This longitudinal study investigated the development of social contrast-negative responses to inequitable rewards-in rhesus macaques (Macaca mulatta). Although responses to inequity by humans appear universal, this is something that develops with age. Infants first recognize inequity when around 18 months old and respond to it only when they are around 3 years old. To date, however, there have been no studies of the ontogeny of the inequity response in any species other than humans. To address this, we used an exchange paradigm, in which 10 pairs of rhesus monkeys had to exchange inedible tokens with the experimenter to get food rewards that differed in quality depending on the condition. All subjects were tested first when they were an average of 17 months old and a subset, of four pairs, was tested again a year later. Subjects responded negatively to contrast-recognizing a disparity in expected, as compared to, received rewards-based on both social and individual comparisons at the older age, but not at the younger age. Similar to humans, rhesus showed a developmental trajectory to social comparison, providing the first evidence for the ontogeny of this response in a non-human species.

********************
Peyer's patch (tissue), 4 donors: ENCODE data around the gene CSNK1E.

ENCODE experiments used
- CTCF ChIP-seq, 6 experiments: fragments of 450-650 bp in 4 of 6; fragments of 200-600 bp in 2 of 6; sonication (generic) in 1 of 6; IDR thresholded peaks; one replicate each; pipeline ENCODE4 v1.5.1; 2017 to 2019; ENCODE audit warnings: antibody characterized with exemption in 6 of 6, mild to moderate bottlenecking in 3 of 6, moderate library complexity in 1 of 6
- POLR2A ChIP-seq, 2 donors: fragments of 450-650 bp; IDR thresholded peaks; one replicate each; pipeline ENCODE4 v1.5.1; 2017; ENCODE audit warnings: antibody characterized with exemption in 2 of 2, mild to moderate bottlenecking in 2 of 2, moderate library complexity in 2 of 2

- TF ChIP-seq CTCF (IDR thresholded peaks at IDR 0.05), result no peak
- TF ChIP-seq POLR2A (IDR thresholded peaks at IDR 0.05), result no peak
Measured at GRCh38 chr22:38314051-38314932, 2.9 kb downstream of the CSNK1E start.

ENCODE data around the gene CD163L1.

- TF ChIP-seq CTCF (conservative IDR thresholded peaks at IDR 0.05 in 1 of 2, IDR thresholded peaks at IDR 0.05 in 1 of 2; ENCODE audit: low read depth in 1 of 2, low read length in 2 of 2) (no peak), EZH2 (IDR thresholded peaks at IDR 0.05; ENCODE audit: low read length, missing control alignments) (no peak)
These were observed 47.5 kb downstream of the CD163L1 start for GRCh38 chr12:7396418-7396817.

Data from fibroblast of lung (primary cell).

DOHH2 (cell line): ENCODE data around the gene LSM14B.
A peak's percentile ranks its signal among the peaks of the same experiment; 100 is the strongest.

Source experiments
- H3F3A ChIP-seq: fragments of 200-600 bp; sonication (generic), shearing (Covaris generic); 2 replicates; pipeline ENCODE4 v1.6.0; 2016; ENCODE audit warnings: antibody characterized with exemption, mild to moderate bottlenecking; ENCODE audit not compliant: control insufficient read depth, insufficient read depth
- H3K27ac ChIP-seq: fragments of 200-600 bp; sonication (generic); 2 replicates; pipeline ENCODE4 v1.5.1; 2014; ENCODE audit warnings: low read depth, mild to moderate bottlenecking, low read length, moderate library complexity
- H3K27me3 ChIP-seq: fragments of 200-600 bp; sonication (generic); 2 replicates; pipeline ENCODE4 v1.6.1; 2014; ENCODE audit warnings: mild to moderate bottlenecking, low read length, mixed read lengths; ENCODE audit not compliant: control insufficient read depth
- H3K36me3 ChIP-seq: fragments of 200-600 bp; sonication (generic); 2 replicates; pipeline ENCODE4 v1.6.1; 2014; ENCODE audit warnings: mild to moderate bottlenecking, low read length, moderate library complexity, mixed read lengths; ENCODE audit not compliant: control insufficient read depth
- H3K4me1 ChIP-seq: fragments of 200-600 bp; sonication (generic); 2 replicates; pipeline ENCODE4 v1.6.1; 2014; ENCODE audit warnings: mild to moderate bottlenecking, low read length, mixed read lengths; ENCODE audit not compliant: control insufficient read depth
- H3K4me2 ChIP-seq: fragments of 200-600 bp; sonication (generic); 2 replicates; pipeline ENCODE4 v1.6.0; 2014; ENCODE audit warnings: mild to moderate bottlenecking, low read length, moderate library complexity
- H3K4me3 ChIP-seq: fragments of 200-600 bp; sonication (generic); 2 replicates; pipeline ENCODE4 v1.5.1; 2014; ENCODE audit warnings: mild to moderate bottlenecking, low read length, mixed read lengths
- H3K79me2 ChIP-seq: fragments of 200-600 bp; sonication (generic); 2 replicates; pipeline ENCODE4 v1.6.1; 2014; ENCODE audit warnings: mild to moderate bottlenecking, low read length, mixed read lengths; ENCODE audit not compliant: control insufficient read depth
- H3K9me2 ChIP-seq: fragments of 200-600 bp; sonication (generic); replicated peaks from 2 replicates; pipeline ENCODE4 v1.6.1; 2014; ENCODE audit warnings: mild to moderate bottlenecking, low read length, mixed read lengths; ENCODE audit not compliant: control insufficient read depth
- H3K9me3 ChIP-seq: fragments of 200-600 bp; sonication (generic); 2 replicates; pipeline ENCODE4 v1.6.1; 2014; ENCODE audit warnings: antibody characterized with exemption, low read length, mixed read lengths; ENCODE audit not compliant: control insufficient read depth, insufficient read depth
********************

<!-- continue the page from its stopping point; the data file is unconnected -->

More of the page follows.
Hopper, L.M., Lambeth, S.P., Schapiro, S.J., Bernacky, B.J. & Brosnan, S.F. (2013). The ontogeny of social comparisons by rhesus macaques (Macaca mulatta). Journal of Primatology, 2(109). doi: 10.4172/2167-6801.1000109
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This article was originally published in the open access Journal of Primatology. Copyright © 2013 Hopper et al. This is an open-access article distributed under the terms of the Creative Commons Attribution License, which permits unrestricted use, distribution, and reproduction in any medium, provided the original author and source are credited.